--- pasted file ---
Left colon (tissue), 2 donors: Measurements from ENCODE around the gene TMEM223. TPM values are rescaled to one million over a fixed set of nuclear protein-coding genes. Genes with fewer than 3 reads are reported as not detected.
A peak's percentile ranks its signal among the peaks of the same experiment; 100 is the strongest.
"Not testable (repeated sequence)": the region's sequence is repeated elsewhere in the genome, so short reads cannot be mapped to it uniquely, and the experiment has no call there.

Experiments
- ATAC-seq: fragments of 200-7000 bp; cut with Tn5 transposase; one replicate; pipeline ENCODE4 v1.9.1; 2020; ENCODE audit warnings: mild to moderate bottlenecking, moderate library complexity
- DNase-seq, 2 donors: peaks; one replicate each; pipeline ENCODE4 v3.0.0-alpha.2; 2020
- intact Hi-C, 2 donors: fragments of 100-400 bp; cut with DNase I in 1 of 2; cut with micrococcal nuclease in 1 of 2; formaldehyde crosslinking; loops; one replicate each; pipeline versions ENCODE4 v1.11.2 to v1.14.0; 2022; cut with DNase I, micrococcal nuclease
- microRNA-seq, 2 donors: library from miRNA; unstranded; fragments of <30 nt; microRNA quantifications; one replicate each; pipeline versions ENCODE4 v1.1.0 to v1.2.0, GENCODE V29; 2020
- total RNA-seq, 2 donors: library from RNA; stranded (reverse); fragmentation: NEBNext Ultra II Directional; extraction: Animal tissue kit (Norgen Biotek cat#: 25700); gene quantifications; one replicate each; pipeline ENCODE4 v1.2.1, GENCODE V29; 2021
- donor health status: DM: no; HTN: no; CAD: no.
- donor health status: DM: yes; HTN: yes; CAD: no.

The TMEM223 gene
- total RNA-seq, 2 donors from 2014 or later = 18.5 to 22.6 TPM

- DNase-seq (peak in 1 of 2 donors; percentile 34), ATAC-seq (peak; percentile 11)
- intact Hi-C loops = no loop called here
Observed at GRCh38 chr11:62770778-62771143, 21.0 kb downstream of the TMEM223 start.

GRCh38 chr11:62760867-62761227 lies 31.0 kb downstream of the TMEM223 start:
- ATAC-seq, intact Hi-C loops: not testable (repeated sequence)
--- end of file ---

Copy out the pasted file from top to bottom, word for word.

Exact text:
Left colon (tissue), 2 donors: Measurements from ENCODE around the gene TMEM223. TPM values are rescaled to one million over a fixed set of nuclear protein-coding genes. Genes with fewer than 3 reads are reported as not detected.
A peak's percentile ranks its signal among the peaks of the same experiment; 100 is the strongest.
"Not testable (repeated sequence)": the region's sequence is repeated elsewhere in the genome, so short reads cannot be mapped to it uniquely, and the experiment has no call there.

Experiments
- ATAC-seq: fragments of 200-7000 bp; cut with Tn5 transposase; one replicate; pipeline ENCODE4 v1.9.1; 2020; ENCODE audit warnings: mild to moderate bottlenecking, moderate library complexity
- DNase-seq, 2 donors: peaks; one replicate each; pipeline ENCODE4 v3.0.0-alpha.2; 2020
- intact Hi-C, 2 donors: fragments of 100-400 bp; cut with DNase I in 1 of 2; cut with micrococcal nuclease in 1 of 2; formaldehyde crosslinking; loops; one replicate each; pipeline versions ENCODE4 v1.11.2 to v1.14.0; 2022; cut with DNase I, micrococcal nuclease
- microRNA-seq, 2 donors: library from miRNA; unstranded; fragments of <30 nt; microRNA quantifications; one replicate each; pipeline versions ENCODE4 v1.1.0 to v1.2.0, GENCODE V29; 2020
- total RNA-seq, 2 donors: library from RNA; stranded (reverse); fragmentation: NEBNext Ultra II Directional; extraction: Animal tissue kit (Norgen Biotek cat#: 25700); gene quantifications; one replicate each; pipeline ENCODE4 v1.2.1, GENCODE V29; 2021
- donor health status: DM: no; HTN: no; CAD: no.
- donor health status: DM: yes; HTN: yes; CAD: no.

The TMEM223 gene
- total RNA-seq, 2 donors from 2014 or later = 18.5 to 22.6 TPM

- DNase-seq (peak in 1 of 2 donors; percentile 34), ATAC-seq (peak; percentile 11)
- intact Hi-C loops = no loop called here
Observed at GRCh38 chr11:62770778-62771143, 21.0 kb downstream of the TMEM223 start.

GRCh38 chr11:62760867-62761227 lies 31.0 kb downstream of the TMEM223 start:
- ATAC-seq, intact Hi-C loops: not testable (repeated sequence)